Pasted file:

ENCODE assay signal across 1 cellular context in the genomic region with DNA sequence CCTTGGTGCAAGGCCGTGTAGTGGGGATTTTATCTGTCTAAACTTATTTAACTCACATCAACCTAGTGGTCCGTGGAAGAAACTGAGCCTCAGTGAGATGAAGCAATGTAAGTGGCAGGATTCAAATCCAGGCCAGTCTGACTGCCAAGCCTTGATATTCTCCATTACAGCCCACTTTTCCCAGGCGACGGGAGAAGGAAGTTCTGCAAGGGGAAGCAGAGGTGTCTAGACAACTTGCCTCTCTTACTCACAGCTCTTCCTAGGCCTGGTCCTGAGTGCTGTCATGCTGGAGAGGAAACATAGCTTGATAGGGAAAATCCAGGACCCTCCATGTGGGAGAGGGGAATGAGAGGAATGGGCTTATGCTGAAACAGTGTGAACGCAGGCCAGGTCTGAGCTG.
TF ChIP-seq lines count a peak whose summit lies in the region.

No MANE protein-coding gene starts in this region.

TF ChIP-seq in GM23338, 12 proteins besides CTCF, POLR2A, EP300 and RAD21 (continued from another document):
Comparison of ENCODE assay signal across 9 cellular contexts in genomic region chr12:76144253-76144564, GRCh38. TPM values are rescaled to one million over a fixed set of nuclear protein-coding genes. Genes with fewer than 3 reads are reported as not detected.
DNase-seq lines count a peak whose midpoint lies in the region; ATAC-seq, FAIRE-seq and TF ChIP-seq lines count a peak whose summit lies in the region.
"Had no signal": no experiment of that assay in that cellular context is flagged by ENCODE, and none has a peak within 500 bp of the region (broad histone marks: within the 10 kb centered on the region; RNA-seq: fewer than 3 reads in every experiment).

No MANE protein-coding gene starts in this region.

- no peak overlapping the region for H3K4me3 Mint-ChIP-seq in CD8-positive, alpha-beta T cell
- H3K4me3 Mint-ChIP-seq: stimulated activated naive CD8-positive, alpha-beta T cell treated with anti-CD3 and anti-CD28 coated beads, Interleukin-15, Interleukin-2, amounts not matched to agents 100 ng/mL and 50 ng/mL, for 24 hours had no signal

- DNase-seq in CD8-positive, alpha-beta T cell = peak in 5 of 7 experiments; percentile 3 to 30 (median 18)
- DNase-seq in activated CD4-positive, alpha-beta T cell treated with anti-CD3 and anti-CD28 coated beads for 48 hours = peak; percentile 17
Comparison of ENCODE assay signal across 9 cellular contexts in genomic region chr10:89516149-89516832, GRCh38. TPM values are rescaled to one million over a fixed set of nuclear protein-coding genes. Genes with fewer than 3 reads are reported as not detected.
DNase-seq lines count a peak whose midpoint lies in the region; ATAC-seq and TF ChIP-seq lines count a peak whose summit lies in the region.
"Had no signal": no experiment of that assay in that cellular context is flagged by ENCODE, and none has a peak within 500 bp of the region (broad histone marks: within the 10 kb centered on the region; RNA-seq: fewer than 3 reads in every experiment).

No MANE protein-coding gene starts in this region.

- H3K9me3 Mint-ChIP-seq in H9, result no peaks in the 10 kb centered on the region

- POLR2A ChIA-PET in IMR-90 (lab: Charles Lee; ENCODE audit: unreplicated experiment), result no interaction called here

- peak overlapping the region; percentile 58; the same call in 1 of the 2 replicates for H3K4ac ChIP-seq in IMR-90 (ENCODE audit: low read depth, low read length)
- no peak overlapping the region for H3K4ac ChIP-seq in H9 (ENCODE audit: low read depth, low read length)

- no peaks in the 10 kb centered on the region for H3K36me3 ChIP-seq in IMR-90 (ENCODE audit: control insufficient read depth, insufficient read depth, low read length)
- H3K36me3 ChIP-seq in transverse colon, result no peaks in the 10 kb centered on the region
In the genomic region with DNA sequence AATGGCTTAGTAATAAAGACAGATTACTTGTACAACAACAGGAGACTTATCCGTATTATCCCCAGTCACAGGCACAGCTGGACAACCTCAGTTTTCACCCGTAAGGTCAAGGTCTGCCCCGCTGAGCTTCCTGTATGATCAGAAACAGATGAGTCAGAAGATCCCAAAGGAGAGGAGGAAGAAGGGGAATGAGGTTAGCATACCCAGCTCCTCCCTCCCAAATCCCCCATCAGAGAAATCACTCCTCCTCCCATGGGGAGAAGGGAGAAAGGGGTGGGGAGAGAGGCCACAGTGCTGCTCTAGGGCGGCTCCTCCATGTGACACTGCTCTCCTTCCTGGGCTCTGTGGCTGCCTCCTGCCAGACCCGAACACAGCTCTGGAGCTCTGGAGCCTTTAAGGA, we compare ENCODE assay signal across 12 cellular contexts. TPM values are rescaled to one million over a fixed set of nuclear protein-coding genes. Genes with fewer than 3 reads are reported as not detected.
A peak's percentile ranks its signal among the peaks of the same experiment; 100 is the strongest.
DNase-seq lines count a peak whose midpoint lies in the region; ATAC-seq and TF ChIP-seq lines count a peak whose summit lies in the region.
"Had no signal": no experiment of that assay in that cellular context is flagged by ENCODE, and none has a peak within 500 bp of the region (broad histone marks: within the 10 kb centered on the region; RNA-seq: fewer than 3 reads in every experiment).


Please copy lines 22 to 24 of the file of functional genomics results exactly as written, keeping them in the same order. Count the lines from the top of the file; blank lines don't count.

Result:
- H3K36me3 ChIP-seq in transverse colon, result no peaks in the 10 kb centered on the region
In the genomic region with DNA sequence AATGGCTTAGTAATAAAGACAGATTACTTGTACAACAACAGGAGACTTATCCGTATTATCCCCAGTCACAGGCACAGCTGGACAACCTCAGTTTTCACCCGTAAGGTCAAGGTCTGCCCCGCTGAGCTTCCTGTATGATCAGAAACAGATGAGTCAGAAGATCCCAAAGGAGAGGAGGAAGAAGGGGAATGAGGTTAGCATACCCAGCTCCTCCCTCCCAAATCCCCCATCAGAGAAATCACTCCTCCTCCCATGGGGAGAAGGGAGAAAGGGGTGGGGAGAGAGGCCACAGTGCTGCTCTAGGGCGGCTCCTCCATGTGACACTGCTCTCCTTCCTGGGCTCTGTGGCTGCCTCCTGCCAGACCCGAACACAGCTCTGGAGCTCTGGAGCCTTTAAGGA, we compare ENCODE assay signal across 12 cellular contexts. TPM values are rescaled to one million over a fixed set of nuclear protein-coding genes. Genes with fewer than 3 reads are reported as not detected.
A peak's percentile ranks its signal among the peaks of the same experiment; 100 is the strongest.